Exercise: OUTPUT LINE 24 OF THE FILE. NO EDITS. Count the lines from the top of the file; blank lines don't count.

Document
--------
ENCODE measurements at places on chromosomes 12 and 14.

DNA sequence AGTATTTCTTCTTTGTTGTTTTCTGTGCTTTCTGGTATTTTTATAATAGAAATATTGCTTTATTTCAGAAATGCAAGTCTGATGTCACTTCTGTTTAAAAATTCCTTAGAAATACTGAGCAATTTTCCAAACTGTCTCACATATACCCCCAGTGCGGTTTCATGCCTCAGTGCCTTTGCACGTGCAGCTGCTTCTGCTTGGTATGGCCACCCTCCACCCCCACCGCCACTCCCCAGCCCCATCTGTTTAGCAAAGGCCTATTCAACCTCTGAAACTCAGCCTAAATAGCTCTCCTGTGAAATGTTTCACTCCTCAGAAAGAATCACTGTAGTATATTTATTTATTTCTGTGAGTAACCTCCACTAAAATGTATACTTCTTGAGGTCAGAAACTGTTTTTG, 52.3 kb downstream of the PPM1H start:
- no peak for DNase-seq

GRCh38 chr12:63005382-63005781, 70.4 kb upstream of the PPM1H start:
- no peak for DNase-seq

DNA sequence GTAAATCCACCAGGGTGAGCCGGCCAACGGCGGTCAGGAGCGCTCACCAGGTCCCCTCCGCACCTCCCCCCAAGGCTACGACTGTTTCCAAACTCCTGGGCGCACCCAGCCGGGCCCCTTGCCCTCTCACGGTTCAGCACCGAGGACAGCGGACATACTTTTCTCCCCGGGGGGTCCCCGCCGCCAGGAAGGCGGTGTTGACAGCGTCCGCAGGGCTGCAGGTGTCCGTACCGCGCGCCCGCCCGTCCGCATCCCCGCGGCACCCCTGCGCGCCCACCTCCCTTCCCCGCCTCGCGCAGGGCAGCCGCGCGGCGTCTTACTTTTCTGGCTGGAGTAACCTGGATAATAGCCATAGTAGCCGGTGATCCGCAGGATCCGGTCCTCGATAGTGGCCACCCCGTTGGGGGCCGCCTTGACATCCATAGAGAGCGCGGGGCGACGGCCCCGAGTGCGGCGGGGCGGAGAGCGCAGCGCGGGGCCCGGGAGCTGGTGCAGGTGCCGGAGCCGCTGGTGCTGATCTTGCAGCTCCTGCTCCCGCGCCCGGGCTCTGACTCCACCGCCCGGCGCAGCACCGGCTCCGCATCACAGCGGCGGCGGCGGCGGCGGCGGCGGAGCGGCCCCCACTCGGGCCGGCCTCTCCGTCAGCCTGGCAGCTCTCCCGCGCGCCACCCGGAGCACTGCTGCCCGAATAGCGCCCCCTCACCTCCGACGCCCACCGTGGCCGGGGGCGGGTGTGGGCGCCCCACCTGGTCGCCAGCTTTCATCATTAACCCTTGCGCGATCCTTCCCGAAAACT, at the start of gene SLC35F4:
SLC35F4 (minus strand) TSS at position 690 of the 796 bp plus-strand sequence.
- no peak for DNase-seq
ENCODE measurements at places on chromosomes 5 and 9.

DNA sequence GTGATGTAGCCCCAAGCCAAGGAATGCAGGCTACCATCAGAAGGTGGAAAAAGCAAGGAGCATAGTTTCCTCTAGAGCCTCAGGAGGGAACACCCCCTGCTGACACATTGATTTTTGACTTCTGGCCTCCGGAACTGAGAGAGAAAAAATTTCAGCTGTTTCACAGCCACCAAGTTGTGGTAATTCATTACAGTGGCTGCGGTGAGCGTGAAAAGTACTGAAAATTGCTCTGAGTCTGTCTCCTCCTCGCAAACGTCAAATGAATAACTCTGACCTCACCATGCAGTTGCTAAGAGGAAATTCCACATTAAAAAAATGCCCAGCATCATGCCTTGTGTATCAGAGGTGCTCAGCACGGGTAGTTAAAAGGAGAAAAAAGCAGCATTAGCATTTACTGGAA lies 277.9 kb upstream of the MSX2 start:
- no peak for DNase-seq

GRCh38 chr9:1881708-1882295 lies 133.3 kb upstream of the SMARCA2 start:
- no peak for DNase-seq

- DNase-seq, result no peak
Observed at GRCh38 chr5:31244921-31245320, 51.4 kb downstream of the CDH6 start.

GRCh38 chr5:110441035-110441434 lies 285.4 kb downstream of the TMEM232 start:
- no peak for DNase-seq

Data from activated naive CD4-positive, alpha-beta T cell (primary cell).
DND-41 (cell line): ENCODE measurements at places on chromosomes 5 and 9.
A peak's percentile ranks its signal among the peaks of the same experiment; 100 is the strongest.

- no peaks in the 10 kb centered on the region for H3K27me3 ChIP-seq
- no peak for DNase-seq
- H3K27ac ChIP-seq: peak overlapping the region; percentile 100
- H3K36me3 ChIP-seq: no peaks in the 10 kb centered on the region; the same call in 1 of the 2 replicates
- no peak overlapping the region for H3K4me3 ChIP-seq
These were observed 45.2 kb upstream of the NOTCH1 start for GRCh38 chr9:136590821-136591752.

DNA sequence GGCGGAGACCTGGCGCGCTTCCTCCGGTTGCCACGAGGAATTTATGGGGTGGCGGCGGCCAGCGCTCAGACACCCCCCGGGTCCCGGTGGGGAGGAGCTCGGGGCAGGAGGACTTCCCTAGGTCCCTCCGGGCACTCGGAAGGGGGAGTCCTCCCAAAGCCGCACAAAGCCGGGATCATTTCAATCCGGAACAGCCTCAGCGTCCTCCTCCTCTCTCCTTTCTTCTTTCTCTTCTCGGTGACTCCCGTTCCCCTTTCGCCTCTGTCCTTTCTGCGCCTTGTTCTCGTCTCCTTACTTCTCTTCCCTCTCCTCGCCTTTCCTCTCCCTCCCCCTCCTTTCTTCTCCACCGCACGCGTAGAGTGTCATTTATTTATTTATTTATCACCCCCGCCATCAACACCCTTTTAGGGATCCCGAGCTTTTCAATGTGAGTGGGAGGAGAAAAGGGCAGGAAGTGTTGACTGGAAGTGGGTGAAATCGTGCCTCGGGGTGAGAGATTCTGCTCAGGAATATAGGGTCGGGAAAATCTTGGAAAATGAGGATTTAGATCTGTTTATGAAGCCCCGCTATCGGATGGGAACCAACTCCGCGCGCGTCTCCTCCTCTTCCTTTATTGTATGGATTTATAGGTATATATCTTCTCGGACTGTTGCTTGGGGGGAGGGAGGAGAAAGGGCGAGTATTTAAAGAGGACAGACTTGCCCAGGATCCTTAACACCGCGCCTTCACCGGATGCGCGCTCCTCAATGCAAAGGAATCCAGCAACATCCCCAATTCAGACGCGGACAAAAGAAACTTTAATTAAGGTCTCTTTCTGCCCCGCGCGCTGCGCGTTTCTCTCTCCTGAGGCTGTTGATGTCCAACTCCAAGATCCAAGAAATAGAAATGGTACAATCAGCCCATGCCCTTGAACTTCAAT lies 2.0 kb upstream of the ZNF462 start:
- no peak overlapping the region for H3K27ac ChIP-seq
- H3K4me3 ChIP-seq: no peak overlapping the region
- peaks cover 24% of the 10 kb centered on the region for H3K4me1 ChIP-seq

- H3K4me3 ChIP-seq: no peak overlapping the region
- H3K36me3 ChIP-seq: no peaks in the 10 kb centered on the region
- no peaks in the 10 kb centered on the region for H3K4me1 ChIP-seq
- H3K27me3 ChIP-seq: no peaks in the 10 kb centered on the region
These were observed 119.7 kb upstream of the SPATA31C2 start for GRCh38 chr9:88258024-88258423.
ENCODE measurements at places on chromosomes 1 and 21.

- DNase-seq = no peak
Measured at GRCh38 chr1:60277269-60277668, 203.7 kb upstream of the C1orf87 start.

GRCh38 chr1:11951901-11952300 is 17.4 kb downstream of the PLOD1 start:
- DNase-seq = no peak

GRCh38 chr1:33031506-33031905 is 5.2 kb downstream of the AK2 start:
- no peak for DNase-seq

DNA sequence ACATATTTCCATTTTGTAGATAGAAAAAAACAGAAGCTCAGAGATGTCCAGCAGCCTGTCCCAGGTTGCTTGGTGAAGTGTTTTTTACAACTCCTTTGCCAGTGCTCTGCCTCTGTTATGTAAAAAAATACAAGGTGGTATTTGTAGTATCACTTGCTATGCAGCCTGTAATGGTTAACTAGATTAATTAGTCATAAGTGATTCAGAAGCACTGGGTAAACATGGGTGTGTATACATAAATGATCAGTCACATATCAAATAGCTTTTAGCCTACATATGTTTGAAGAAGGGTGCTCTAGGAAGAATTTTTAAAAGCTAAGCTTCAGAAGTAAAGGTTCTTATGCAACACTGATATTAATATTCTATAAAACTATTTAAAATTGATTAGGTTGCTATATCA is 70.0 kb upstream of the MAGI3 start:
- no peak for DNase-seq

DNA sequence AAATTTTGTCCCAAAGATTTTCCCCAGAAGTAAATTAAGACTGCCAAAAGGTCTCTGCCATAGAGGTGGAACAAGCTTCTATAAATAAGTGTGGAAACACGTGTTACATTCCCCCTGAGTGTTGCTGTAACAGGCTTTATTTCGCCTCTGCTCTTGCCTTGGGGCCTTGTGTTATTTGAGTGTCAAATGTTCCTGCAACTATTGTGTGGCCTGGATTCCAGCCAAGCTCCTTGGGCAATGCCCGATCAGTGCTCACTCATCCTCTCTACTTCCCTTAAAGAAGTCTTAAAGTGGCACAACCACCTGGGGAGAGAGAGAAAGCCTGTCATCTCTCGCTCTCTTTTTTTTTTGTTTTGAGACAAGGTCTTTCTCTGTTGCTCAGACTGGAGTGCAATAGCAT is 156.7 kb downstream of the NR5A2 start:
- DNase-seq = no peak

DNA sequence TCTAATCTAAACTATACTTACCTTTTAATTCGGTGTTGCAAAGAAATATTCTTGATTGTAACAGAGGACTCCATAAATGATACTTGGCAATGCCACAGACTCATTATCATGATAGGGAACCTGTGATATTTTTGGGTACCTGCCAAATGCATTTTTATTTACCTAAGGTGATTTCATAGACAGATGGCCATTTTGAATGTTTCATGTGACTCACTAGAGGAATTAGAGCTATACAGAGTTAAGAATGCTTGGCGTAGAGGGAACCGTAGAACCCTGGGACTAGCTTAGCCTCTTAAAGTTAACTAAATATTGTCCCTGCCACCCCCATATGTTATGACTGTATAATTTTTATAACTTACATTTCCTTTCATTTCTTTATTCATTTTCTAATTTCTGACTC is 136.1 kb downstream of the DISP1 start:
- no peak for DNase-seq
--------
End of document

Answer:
- H3K36me3 ChIP-seq: no peaks in the 10 kb centered on the region; the same call in 1 of the 2 replicates